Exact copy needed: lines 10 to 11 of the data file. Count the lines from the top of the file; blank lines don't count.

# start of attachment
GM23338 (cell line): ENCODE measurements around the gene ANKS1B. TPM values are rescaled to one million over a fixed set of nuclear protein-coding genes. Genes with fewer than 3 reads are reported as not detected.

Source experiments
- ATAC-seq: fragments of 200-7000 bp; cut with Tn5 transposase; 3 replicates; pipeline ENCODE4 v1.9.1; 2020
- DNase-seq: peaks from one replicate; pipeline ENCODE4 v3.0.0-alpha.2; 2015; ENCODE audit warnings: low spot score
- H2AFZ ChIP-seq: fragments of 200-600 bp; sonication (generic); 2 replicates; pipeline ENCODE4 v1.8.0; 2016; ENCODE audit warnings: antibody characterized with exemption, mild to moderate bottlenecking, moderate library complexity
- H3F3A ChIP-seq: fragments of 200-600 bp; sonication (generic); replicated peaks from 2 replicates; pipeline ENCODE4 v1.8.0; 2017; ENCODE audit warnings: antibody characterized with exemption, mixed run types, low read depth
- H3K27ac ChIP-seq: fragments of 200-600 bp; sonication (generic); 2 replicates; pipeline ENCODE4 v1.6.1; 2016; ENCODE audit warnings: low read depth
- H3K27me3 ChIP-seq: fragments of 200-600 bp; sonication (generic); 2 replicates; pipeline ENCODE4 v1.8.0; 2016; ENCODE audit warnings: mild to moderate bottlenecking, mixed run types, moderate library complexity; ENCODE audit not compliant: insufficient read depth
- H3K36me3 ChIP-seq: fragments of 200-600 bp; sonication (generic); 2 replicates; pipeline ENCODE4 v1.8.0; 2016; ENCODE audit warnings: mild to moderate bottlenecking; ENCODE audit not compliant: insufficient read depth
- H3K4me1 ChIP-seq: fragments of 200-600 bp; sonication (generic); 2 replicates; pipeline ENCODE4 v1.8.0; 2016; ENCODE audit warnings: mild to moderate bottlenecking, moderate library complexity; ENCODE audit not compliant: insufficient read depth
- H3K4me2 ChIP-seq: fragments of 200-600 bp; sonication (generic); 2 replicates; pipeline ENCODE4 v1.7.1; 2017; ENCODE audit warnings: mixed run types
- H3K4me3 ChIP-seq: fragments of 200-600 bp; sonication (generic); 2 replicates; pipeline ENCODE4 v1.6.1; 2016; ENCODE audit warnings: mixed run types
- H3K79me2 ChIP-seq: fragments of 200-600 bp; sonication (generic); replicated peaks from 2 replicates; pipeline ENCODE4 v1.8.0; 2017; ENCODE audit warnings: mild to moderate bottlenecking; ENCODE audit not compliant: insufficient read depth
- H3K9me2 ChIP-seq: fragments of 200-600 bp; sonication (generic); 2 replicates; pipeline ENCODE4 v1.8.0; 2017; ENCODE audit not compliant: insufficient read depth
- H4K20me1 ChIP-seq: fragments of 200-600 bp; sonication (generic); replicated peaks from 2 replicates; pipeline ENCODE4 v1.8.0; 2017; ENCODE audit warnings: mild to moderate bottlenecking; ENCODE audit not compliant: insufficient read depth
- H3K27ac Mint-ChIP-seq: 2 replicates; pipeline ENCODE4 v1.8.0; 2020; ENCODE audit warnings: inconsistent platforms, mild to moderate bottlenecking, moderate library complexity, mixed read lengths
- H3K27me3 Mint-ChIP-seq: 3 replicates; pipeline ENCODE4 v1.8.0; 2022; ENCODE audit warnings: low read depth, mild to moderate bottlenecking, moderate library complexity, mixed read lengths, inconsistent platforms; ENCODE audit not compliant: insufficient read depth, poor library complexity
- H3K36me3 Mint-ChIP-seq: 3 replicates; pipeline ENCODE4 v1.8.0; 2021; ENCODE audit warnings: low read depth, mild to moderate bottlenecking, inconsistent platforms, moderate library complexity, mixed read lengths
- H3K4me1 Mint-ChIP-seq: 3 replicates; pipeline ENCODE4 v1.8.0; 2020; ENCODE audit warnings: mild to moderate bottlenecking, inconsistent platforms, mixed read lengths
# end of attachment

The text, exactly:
- H3K4me1 ChIP-seq: fragments of 200-600 bp; sonication (generic); 2 replicates; pipeline ENCODE4 v1.8.0; 2016; ENCODE audit warnings: mild to moderate bottlenecking, moderate library complexity; ENCODE audit not compliant: insufficient read depth
- H3K4me2 ChIP-seq: fragments of 200-600 bp; sonication (generic); 2 replicates; pipeline ENCODE4 v1.7.1; 2017; ENCODE audit warnings: mixed run types